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Dartmouth Researchers Build World's Smallest Mobile Robot

Date:
September 16, 2005
Source:
Dartmouth College
Summary:
In a world where "supersize" has entered the lexicon, there are some things getting smaller, like cell phones and laptops. Dartmouth researchers have contributed to the miniaturizing trend by creating the world's smallest untethered, controllable robot. Their extremely tiny machine measures 60 micrometers by 250 micrometers. About 200 of these could march in a line across the top of a plain M&M.

The microrobot on a penny.
Credit: Courtesy Donald Laboratory

In a world where "supersize" has entered the lexicon, thereare some things getting smaller, like cell phones and laptops.Dartmouth researchers have contributed to the miniaturizing trend bycreating the world's smallest untethered, controllable robot. Theirextremely tiny machine is about as wide as a strand of human hair, andhalf the length of the period at the end of this sentence. About 200 ofthese could march in a line across the top of a plain M&M.

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Theresearchers, led by Bruce Donald, the Joan P. and Edward J. Foley Jr.1933 Professor of Computer Science at Dartmouth, report their creationin a paper that will be presented at the 12th International Symposiumof Robotics Research in October in San Francisco, which is sponsored bythe International Federation of Robotics Research. A longer, moredetailed paper about this microrobot will also appear in a forthcomingissue of the Journal of Microelectromechanical Systems, a publicationof the IEEE, the Institute of Electrical and Electronics Engineers.

"It'stens of times smaller in length, and thousands of times smaller in massthan previous untethered microrobots that are controllable," saysDonald. "When we say 'controllable,' it means it's like a car; you cansteer it anywhere on a flat surface, and drive it wherever you want togo. It doesn't drive on wheels, but crawls like a silicon inchworm,making tens of thousands of 10-nanometer steps every second. It turnsby putting a silicon 'foot' out and pivoting like a motorcyclistskidding around a tight turn."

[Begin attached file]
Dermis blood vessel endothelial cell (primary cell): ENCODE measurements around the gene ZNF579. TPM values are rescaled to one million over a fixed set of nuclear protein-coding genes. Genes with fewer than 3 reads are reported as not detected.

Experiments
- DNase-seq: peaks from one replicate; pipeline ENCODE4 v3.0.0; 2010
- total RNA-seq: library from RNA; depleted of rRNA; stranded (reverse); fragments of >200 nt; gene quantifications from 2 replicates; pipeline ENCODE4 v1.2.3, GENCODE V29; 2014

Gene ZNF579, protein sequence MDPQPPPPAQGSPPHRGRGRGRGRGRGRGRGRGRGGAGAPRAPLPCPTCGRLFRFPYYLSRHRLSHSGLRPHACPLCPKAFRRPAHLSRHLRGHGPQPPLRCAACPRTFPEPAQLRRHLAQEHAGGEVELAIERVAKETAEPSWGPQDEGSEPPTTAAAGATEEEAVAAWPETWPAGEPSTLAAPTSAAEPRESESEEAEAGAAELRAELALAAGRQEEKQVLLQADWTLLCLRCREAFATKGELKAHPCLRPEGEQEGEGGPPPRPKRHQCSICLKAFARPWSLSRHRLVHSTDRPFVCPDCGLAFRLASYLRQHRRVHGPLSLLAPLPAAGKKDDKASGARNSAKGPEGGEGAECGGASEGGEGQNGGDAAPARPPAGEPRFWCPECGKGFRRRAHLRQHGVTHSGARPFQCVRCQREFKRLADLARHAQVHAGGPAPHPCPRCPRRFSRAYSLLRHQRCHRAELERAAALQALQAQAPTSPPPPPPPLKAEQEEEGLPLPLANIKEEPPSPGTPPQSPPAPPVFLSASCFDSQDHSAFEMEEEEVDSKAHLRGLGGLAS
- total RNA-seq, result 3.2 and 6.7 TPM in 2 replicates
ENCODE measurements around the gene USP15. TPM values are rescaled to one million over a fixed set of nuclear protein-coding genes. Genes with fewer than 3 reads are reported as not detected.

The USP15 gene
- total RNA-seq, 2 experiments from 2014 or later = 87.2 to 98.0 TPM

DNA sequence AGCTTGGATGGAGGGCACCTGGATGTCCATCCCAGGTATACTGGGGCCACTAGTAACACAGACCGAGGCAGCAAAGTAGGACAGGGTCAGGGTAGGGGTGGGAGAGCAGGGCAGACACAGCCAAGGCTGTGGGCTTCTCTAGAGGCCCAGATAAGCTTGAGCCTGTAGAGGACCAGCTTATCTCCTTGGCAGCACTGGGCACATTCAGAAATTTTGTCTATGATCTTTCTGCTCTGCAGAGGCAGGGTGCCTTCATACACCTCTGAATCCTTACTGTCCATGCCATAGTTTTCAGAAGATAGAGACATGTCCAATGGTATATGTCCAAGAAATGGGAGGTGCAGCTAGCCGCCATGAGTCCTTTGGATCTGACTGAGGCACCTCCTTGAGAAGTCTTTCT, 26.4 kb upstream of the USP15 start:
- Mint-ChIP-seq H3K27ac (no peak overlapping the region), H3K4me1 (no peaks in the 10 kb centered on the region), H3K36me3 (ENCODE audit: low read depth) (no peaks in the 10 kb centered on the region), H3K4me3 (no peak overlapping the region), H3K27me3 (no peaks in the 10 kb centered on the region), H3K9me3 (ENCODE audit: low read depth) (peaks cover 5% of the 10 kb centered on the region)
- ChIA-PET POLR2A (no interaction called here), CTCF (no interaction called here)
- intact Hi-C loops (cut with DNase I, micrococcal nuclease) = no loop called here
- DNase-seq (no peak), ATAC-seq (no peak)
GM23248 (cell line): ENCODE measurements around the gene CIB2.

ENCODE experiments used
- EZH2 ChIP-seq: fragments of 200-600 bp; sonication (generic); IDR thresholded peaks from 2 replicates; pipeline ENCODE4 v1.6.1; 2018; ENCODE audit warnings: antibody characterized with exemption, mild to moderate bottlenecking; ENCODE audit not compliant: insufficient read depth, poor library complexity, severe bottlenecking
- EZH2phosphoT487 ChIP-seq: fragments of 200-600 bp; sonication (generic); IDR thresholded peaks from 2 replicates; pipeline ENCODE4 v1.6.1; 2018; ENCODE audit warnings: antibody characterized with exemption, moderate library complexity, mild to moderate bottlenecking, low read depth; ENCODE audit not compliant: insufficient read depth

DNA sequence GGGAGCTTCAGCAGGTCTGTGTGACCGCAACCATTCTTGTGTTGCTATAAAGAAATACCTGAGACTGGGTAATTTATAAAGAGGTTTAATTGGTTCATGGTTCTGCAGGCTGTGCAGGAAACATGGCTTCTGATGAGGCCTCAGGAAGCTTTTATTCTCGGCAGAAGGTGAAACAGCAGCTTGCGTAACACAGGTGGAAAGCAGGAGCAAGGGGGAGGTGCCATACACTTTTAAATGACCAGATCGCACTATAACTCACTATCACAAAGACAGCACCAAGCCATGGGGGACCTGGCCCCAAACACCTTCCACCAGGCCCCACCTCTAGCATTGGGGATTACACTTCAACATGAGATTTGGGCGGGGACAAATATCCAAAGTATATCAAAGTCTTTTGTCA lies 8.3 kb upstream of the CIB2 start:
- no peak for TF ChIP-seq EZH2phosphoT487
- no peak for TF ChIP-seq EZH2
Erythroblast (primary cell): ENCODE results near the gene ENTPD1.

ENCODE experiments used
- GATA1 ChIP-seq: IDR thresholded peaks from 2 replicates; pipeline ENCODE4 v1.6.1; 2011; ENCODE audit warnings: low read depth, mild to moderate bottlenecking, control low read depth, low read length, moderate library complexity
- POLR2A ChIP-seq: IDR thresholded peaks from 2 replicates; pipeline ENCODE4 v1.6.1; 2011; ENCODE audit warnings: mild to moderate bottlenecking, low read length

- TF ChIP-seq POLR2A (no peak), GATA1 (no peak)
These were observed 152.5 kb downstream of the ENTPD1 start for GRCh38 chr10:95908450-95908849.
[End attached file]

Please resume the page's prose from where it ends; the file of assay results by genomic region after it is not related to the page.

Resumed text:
The future applications formicro-electromechanical systems, or MEMS, include ensuring informationsecurity, such as assisting with network authentication andauthorization; inspecting and making repairs to an integrated circuit;exploring hazardous environments, perhaps after a hazardous chemicalexplosion; or involving biotechnology, say to manipulate cells ortissues.

Donald worked with Christopher Levey, AssistantProfessor of Engineering and the Director of the MicroengineeringLaboratory at Dartmouth's Thayer School of Engineering, Dartmouth Ph.D.students Craig McGray and Igor Paprotny, and Daniela Rus, AssociateProfessor of Electrical Engineering and Computer Science at theMassachusetts Institute of Technology.

Their paper describes amachine that measures 60 micrometers by 250 micrometers (one micrometeris one thousandth of a millimeter). It integrates power delivery,locomotion, communication, and a controllable steering system - thecombination of which has never been achieved before in a machine thissmall. Donald explains that this discovery ushers in a new generationof even tinier microrobots.

McGray, who earned a Ph.D. inComputer Science working on this project in Donald's lab, adds,"Machines this small tend to stick to everything they touch, the waythe sand sticks to your feet after a day at the beach. So we builtthese microrobots without any wheels or hinged joints, which must slidesmoothly on their bearings. Instead, these robots move by bending theirbodies like caterpillars. At very small scales, this machine issurprisingly fast." McGray is currently a researcher at the NationalInstitute of Standards and Technology in Gaithersburg, Md.

Theprototype is steerable and untethered, meaning that it can move freelyon a surface without the wires or rails that constrained the motion ofpreviously developed microrobots. Donald explains that this is thesmallest robot that transduces force, is untethered, and is engaged inits own locomotion. The robot contains two independent microactuators,one for forward motion and one for turning. It's not pre-programmed tomove; it is teleoperated, powered by the grid of electrodes it walkson. The charge in the electrodes not only provides power, it alsosupplies the robot's instructions that allow it to move freely over theelectrodes, unattached to them.

The work was funded in part bythe Department of Homeland Security, Office of Domestic Preparednessthrough Dartmouth's Institute for Security Technology Studies (ISTS).


Story Source:

The above story is based on materials provided by Dartmouth College. Note: Materials may be edited for content and length.


Cite This Page:

Dartmouth College. "Dartmouth Researchers Build World's Smallest Mobile Robot." ScienceDaily. ScienceDaily, 16 September 2005. <www.sciencedaily.com/releases/2005/09/050915012357.htm>.
Dartmouth College. (2005, September 16). Dartmouth Researchers Build World's Smallest Mobile Robot. ScienceDaily. Retrieved December 19, 2014 from www.sciencedaily.com/releases/2005/09/050915012357.htm
Dartmouth College. "Dartmouth Researchers Build World's Smallest Mobile Robot." ScienceDaily. www.sciencedaily.com/releases/2005/09/050915012357.htm (accessed December 19, 2014).

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